The length and timing of working life and the earnings received during that period in life affect the pension accumulation on an individual level. On a system level, working lives affect the financial sustainability of the pension system. The socio-political aims of extending working lives and raising the employment rate increase the need for research data on the subject.  

Under the research programme, we will do research on stages of and changes to working life that are significant from the point of view of pensions, and on the length of working life and income and related changes per population groups. A central subarea of our research is the labour market participation of the oldest working-age population. In addition, we focus on the early and mid-stages of working life and changes to and interruptions in working life. An increasing number of persons work in retirement. Under this research programme, we will therefore examine how common it is for people in Finland to work while drawing a pension and the underlying reasons for doing so.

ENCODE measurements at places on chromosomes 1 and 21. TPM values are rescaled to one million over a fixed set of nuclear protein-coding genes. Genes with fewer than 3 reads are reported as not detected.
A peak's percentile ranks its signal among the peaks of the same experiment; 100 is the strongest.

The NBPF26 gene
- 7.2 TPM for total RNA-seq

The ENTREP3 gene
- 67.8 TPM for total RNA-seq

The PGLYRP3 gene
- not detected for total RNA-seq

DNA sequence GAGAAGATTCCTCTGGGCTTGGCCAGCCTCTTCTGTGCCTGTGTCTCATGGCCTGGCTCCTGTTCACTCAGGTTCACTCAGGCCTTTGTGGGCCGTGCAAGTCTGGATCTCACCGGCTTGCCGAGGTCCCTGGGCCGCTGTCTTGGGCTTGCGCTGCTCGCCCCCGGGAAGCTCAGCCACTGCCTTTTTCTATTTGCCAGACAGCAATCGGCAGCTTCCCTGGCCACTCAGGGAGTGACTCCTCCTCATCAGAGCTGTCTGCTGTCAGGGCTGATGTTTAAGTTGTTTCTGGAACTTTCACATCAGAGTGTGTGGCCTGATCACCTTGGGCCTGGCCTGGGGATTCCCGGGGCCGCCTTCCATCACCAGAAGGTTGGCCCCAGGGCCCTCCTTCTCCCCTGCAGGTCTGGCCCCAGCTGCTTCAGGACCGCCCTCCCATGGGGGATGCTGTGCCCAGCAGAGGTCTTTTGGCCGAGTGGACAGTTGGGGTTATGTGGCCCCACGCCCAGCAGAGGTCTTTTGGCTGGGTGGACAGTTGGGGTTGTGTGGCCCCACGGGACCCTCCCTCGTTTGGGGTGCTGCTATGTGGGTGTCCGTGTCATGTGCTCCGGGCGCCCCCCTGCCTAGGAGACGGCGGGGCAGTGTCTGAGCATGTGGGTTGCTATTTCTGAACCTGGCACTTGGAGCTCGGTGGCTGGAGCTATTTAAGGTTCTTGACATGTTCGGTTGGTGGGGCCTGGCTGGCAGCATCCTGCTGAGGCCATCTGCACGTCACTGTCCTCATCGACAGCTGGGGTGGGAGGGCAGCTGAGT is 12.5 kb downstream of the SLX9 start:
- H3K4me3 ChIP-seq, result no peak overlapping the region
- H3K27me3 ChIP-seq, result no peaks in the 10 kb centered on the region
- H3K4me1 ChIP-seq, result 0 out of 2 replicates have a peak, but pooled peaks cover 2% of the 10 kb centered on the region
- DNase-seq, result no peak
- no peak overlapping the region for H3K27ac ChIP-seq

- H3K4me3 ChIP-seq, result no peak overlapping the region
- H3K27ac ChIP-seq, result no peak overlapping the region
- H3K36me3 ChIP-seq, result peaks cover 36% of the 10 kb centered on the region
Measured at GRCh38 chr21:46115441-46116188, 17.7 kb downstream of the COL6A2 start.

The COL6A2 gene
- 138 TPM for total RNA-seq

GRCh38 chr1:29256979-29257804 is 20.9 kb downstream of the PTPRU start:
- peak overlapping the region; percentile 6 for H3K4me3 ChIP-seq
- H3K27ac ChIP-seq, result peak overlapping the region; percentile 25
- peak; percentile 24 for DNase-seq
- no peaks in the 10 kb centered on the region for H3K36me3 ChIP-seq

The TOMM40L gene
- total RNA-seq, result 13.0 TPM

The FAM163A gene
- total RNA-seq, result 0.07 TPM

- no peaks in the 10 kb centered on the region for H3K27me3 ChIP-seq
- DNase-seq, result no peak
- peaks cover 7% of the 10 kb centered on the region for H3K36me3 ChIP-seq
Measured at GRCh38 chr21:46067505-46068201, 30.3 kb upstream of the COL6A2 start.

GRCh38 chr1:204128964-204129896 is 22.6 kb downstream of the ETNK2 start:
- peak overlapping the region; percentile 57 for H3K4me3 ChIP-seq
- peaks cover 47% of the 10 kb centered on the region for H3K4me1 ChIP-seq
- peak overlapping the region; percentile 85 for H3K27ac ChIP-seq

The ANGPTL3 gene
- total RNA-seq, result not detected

New studies

One in ten young men in danger of poor labour market attachment

Unemployment, disability and poor health weaken the transition to the labour market for many young people. Their earnings from work are low which often leads also to weaker pensions. This is revealed in a fresh doctoral dissertation by Janne Salonen.

Salonen’s research data consists of register data of 30,000 men born in Finland in 1987. The data includes information on their earnings, education, health and family status. The data, from the registers of the Finnish Centre for Pensions, describe the life situation of the young men in 2005 and 2013. 

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Labour market position of 55–64-year-olds has changed in Europe 

Nearly half of the 55–64-year-old Europeans were outside the labour market in the mid-1990s. Twenty years later, only about one third were in that position. In many countries, the share of early retirees has gone down, but the changes vary greatly from one country to another.

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